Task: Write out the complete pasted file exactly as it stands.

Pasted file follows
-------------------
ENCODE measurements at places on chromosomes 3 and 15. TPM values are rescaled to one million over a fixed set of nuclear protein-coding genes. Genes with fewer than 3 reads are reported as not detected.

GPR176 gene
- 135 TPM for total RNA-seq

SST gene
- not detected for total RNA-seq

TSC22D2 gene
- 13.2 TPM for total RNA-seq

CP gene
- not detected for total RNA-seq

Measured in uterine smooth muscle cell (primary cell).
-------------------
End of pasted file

ENCODE measurements at places on chromosomes 3 and 15. TPM values are rescaled to one million over a fixed set of nuclear protein-coding genes. Genes with fewer than 3 reads are reported as not detected.

GPR176 gene
- 135 TPM for total RNA-seq

SST gene
- not detected for total RNA-seq

TSC22D2 gene
- 13.2 TPM for total RNA-seq

CP gene
- not detected for total RNA-seq

Measured in uterine smooth muscle cell (primary cell).